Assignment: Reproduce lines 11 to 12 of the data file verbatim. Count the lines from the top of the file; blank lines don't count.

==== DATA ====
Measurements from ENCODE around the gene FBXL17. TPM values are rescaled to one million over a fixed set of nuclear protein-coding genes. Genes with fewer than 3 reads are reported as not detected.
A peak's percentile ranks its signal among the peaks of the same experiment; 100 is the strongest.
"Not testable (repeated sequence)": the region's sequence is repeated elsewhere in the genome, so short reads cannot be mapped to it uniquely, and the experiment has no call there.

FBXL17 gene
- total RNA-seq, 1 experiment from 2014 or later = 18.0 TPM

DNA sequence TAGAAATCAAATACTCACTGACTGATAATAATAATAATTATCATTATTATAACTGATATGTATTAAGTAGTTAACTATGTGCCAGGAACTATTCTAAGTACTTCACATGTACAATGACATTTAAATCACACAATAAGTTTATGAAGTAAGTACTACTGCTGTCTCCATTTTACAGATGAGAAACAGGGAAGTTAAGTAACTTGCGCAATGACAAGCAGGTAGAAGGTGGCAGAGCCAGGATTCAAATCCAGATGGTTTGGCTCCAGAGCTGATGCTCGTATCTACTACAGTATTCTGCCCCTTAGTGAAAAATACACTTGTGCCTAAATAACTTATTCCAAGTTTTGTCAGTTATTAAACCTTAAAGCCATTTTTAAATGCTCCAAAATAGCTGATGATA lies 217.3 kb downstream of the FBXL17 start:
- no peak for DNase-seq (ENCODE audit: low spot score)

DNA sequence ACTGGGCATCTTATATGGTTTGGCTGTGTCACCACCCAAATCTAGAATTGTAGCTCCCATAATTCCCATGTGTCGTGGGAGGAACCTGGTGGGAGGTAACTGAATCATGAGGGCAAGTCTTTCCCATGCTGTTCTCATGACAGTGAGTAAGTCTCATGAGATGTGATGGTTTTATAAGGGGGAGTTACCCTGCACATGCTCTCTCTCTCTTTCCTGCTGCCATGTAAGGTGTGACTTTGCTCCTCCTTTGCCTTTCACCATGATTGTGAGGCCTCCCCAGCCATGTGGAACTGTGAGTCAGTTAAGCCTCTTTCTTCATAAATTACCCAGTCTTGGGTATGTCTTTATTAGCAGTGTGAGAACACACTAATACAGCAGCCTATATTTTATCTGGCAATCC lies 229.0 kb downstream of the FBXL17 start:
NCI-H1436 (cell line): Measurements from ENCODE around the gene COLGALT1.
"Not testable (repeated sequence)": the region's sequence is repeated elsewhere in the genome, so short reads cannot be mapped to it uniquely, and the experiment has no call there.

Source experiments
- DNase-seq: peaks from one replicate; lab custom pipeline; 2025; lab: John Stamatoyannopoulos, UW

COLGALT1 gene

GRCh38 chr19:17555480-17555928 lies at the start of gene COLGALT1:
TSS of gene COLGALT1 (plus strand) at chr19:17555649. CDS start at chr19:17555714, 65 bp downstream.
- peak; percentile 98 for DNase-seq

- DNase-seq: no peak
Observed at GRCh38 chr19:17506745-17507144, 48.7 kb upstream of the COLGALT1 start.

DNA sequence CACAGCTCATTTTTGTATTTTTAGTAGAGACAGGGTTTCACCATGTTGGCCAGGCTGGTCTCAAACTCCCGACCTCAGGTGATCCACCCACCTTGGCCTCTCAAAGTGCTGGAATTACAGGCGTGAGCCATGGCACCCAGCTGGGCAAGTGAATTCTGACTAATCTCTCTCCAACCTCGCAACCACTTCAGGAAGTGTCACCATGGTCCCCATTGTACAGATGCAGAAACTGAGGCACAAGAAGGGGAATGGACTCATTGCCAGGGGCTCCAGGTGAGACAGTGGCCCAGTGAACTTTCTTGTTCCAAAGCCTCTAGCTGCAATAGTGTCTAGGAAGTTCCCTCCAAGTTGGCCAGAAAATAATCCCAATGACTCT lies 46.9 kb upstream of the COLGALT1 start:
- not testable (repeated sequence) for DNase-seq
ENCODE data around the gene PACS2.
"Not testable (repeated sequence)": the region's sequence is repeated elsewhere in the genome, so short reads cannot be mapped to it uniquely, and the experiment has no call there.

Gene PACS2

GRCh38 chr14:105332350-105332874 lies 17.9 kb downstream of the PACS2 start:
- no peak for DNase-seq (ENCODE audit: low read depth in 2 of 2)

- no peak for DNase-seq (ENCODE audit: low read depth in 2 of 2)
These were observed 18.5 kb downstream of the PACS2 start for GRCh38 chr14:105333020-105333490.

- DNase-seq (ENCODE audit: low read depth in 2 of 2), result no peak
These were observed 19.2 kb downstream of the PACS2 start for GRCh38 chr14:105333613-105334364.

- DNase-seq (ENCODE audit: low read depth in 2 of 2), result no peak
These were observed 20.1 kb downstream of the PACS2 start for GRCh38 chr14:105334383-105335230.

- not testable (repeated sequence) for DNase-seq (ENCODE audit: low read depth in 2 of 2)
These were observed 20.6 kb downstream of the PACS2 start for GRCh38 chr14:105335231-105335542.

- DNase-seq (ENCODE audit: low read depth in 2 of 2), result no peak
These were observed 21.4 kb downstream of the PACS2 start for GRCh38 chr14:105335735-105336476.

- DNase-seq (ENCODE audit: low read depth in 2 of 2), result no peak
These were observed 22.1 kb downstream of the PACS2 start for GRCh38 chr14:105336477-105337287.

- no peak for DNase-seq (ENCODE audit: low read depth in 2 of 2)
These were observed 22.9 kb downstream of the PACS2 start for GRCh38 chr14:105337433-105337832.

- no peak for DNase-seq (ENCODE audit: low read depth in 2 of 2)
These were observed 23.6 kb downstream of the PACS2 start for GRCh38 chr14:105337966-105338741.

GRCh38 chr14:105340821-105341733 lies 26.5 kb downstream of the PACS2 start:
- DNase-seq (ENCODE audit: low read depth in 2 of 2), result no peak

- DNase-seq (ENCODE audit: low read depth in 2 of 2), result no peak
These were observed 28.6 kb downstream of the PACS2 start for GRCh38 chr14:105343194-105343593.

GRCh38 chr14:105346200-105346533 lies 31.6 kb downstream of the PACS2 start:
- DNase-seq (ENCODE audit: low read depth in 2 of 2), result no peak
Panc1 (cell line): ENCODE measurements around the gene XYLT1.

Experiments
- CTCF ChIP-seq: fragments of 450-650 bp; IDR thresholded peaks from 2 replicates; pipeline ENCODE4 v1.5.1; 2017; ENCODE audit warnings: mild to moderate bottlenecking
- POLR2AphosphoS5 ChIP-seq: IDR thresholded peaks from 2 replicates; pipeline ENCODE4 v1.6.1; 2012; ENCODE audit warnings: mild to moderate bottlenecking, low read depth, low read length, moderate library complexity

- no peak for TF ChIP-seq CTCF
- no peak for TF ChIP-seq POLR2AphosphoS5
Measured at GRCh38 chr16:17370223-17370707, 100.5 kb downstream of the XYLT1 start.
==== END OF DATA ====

Source experiments
- DNase-seq: peaks from one replicate; lab custom pipeline; 2025; lab: John Stamatoyannopoulos, UW